|report by BBONT Environmental Services|
This open area was formally named Monk's Green at the Parish Council meeting on 6 June 2006. The two 'new' logs for seating came from 200-year old oak trees from Buren Estate.
The two diggers negotiated a path into Station Road car park and through the trees, then on to remove silt from the moat round Harvey’s House Mound, and from part of the bed of the old Chilbrook, revealing the mediaeval landscape.
Ian Hutt and Graham Podbery took immense care with the digging, while John Richards of Phototechniques recorded the event for a future screening in the Village Hall.
Paul Hughes helped direct operations.
Graham Keevill, the archaeologist who has been involved with the Abbey excavations and the Thames Water pipeline across Harvey’s House, has kept a watching brief on the entire project.
Looking west from the log seats and Monk's Green. The area will be filled over time by water that still finds its way along the old river bed and by the stream which flows from the spring in Abbey Field.
The diggers excavated a drainage channel too. We have also built a small dam, which will be adjusted if necessary to retain a depth of water.
A view of the new pond on 20 July 2007, just before the flood that engulfed the area.
A photo taken from the playing fields a little later on the same day, showing the entire area under water.
View from the car park on Station Road
This panel in the car park off Station Road shows how the area might have looked before 1217.
A second panel was installed on Monk's Green, looking north towards the former Abbey and visualising the scene after the Abbot decided to extend the Abbey precinct and build the fishponds - see top of the Fishponds introductory page.
An unexpected grouping of stones, unearthed very near the surface while installing the second interpretation board, prompted some interesting speculations.
A big thank you to the 16 members of Atkins Ltd Water & Environment Department, from Oasis Business Park, who spent a day of their annual holiday working on the Fishponds.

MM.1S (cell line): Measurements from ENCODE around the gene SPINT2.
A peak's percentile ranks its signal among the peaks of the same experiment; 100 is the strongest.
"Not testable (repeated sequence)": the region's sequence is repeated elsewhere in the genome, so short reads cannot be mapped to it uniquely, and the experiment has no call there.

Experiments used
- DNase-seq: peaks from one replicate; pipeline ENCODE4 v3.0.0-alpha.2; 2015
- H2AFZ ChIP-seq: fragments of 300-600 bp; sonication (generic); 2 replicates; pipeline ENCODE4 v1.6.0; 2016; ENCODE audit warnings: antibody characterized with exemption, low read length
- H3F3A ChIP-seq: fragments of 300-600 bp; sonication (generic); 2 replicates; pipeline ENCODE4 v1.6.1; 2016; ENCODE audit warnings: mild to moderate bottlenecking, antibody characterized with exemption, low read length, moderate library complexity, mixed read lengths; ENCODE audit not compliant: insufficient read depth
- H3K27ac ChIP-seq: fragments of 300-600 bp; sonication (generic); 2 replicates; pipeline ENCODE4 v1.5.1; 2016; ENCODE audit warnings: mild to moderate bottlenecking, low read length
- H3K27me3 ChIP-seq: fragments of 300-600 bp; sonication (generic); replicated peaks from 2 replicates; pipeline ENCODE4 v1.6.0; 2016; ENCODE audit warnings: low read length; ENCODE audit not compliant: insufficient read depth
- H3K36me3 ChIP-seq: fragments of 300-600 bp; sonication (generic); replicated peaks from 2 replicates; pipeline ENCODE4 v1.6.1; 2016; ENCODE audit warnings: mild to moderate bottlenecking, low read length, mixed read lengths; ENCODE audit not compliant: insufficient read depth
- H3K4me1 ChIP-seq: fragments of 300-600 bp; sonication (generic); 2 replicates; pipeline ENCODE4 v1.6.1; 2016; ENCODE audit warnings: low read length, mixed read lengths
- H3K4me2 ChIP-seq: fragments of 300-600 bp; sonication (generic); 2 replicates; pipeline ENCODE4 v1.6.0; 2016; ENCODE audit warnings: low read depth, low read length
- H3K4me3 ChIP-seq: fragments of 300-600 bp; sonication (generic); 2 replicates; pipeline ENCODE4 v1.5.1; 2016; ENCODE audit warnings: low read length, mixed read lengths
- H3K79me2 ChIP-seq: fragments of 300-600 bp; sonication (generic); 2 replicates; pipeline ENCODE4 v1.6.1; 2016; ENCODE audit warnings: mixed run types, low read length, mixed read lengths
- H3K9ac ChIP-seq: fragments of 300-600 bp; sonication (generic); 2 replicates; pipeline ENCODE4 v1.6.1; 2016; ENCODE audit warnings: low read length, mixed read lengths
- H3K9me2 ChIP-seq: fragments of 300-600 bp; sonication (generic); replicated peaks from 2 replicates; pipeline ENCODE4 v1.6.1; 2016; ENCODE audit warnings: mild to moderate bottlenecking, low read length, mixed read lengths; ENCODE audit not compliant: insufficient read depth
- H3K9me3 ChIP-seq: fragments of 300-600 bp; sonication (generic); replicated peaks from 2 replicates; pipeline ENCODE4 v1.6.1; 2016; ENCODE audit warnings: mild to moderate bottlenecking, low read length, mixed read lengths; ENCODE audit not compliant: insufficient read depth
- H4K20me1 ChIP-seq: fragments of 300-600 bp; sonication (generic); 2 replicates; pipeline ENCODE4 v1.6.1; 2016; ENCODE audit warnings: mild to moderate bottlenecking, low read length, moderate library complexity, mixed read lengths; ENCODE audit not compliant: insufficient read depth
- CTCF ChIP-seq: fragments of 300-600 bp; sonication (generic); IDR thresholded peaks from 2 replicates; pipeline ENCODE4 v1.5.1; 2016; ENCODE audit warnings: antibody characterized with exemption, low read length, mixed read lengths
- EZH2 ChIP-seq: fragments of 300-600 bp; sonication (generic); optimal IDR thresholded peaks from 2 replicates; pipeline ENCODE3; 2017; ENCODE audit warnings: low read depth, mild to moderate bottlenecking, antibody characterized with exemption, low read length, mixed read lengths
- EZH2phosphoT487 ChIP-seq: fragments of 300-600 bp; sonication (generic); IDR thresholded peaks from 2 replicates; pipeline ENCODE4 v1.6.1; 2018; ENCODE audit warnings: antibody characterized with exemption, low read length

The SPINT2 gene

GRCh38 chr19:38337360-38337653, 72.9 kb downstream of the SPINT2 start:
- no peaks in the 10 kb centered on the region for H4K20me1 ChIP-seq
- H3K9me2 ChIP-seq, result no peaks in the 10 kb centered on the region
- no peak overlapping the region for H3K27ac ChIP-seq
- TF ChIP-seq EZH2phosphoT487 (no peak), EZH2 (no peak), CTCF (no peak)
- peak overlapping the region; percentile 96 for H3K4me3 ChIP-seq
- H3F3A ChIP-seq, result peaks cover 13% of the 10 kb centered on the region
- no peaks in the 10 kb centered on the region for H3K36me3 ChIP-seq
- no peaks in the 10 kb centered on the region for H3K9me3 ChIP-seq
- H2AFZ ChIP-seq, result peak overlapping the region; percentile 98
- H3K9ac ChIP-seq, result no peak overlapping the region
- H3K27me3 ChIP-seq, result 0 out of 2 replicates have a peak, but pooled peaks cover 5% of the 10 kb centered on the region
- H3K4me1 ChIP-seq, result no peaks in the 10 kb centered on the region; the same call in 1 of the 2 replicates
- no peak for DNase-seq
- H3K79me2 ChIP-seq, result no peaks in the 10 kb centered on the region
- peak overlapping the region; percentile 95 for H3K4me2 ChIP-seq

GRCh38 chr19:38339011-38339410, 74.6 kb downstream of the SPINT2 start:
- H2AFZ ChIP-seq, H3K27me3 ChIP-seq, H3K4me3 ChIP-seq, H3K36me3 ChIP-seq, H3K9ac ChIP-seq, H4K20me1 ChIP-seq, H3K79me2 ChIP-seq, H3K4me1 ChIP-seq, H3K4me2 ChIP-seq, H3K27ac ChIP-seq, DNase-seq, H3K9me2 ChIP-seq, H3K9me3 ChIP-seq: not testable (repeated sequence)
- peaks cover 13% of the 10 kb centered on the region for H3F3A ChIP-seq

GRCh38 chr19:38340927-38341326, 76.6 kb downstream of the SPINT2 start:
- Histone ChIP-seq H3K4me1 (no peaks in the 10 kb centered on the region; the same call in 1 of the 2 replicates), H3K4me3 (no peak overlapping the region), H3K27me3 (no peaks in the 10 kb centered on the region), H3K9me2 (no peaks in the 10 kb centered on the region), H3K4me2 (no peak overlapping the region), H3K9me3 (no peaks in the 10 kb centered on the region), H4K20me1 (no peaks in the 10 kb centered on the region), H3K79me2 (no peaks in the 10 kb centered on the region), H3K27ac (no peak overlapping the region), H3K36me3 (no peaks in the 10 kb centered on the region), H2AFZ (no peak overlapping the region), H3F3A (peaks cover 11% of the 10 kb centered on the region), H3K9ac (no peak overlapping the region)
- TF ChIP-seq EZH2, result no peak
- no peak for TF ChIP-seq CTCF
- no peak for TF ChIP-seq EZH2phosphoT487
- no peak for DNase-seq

They tackled a crack willow which formed a bridge to an island between the ‘new’ pond and the recently excavated ditch; first damming the ditch either side of it to lower the water level and silt, then clearing the silt and removing the boughs.
We now have an island which should be secure enough to encourage ground nesting birds.
The Atkins team also cleared one of the ancient fishpond irrigation channels illustrated in the abbey interpretation board.
Last, but by no means least, they used their surveying equipment to provide a levels survey which should help us understand the water flow in the fishpond irrigation channels
A small excavation on Monk's Green exposed what has been identified as the road to Stanton Harcourt, closed in 1217.
Walls and other features were also discovered. These were left exposed so that people could see them, but have since been covered over because they were being vandalised.
The Parish Council has carried out some major work on the board walks on the north path to make them safer and to make them more secure in times of flood.
The path into the blackthorn clump has been reinstated and the stream bank cleared. One quarter of the bramble patch near the car park has been cut, to provided a series of different habitats. The cherry trees have been thinned in the north east corner too.
Gravel to resurface the car park is expected in the next few weeks.
A detailed work schedule has been approved for the coming year. Volunteers are always welcome. If you would like to help in any way please phone Verity Hughes on 01865 880243.